Norwegian to be Hawaii's New Cruise Line

NCL becomes the only cruise line to operate in Hawaiian waters; ships to sail purely interisland itineraries

By: Michele Kayal

Norwegian Cruise Line plans to revive the Hawaii interisland cruise industry wiped out in the turmoil of the 2001 terrorist attacks under a new provision signed into law last week by President Bush.

NCL becomes the only line permitted to sail the islands, without touching down in a foreign port, under the 2003 Omnibus Appropriations Act.

NCL currently sails Hawaii with the Norwegian Star and Norwegian Wind, stopping in Fanning Island, which is about 1,200 miles south of Hawaii and is part of the Kiribati Republic.

The new provision, initiated by Hawaii’s U.S. Sen. Daniel Inouye, allows Norwegian to use three ships for only interisland cruises one existing vessel and two currently being built overseas. All will fly the U.S. flag.

Malaysian-owned NCL will also establish a U.S. subsidiary that pays U.S. taxes, and will hire an exclusively American crew for the ships.

Colin Veitch, NCL’s president and CEO, said that he expects to have a ship sailing pure interisland itineraries by early summer of 2004, with calls to Fanning Island.

“We will continue going to Fanning because our ambition is to grow our Hawaii business, not swap one itinerary for another,” he said. “We strongly feel we can support a 10- and 11-day itinerary, going to Fanning, probably on a year-round basis.”

But the two new ships and the reflagged vessel will be devoted to interisland sailings, he said, and may occasionally offer West Coast-Hawaii sailings as well.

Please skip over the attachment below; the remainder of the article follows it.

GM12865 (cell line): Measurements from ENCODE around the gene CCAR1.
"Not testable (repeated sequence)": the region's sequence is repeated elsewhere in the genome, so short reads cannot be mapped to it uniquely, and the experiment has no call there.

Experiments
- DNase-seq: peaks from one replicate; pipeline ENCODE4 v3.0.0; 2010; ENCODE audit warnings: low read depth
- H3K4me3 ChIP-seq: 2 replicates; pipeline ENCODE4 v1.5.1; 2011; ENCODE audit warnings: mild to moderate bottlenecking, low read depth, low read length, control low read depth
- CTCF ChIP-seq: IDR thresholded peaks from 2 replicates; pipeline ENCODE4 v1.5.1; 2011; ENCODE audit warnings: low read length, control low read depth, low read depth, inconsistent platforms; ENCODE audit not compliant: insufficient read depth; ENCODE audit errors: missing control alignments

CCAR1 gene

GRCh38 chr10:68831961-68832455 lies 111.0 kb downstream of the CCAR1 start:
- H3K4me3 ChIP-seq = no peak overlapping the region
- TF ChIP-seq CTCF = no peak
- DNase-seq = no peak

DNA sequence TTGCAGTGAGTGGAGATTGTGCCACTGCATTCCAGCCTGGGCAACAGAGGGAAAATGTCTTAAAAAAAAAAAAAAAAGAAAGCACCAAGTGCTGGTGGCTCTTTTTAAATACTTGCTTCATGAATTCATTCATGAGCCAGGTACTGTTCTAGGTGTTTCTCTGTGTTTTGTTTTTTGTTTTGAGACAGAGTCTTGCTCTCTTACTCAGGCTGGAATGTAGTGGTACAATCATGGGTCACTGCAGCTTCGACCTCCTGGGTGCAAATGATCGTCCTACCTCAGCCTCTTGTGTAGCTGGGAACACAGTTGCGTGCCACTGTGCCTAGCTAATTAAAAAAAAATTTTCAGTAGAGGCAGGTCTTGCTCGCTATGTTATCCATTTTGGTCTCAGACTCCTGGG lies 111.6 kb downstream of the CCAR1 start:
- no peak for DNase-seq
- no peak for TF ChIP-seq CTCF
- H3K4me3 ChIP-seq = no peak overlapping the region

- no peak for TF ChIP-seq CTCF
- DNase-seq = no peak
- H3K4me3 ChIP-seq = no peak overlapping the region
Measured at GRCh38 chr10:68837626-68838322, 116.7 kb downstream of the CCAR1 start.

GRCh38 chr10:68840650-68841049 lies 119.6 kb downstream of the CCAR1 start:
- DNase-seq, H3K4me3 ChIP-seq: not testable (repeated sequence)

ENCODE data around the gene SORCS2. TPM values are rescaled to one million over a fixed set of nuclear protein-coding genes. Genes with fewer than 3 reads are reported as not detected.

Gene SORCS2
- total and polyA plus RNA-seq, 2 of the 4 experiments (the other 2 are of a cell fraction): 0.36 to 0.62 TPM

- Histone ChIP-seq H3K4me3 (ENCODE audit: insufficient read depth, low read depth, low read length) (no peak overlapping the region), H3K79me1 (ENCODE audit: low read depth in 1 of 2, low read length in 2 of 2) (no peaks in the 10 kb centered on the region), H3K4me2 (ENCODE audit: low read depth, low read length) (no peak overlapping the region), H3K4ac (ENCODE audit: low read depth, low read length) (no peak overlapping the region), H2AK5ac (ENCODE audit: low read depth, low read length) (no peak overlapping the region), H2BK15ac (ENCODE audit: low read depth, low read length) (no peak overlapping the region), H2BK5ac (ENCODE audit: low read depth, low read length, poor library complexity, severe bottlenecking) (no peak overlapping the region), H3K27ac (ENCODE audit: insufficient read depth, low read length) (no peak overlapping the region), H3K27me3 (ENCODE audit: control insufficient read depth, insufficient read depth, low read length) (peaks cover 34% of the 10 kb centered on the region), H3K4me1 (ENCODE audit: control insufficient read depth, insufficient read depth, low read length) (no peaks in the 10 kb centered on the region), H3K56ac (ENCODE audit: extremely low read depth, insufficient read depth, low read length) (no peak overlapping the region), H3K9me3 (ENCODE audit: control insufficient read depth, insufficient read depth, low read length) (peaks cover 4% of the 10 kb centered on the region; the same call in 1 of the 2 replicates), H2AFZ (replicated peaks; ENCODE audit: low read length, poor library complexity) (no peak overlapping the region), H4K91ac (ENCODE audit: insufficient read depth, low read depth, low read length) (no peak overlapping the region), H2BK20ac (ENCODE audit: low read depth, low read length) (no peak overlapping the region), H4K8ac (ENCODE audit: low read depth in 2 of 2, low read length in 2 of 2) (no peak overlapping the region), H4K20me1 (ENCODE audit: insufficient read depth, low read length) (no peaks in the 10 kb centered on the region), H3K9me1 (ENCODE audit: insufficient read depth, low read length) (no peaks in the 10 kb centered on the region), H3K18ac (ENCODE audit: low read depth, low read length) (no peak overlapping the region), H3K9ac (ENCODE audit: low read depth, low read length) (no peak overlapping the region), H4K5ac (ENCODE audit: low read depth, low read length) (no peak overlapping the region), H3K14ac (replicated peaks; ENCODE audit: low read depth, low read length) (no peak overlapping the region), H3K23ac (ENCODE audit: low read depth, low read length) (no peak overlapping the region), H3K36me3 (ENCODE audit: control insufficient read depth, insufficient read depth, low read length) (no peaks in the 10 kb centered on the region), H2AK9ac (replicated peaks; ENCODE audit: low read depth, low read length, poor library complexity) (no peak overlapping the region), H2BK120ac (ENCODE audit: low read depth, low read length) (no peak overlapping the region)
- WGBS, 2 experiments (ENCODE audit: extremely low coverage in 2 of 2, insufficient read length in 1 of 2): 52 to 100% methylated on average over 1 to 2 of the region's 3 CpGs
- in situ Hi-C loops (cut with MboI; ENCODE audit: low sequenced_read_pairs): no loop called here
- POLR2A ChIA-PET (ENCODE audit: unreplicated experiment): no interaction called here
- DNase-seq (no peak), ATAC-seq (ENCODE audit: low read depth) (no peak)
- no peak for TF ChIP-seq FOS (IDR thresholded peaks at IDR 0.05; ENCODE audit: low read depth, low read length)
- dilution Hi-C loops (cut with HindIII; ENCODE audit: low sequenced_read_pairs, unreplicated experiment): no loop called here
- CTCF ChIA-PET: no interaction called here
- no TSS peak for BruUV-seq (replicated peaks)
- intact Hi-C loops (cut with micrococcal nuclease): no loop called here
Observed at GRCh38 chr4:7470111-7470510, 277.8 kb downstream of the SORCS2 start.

NCL’s new ships were partially built at a Mississippi shipyard for American Classic Voyages, a U.S. firm that offered the only exclusively interisland itineraries around Hawaii, until it went bankrupt, shortly after the terrorist attacks of 9/11.

Norwegian purchased the ships, and is currently completing them in Germany. Opponents of the exemption said that it gives NCL an unfair competitive advantage in the Hawaii market.

“We hope to extend the benefits of this wonderful vacation to as many people as we can,” said Michael Crye, president of the International Council of Cruise Lines, which represents the 16 international cruise lines, including Norwegian, and which tried to amend the legislation to include other lines. Senator John McCain, R-Az, a longtime opponent of the provision, will likely hold hearings in the Senate Commerce Committee, which he chairs, an aide said, and has also asked for an investigation by the General Accounting Office. No timetable has yet been set for hearings.

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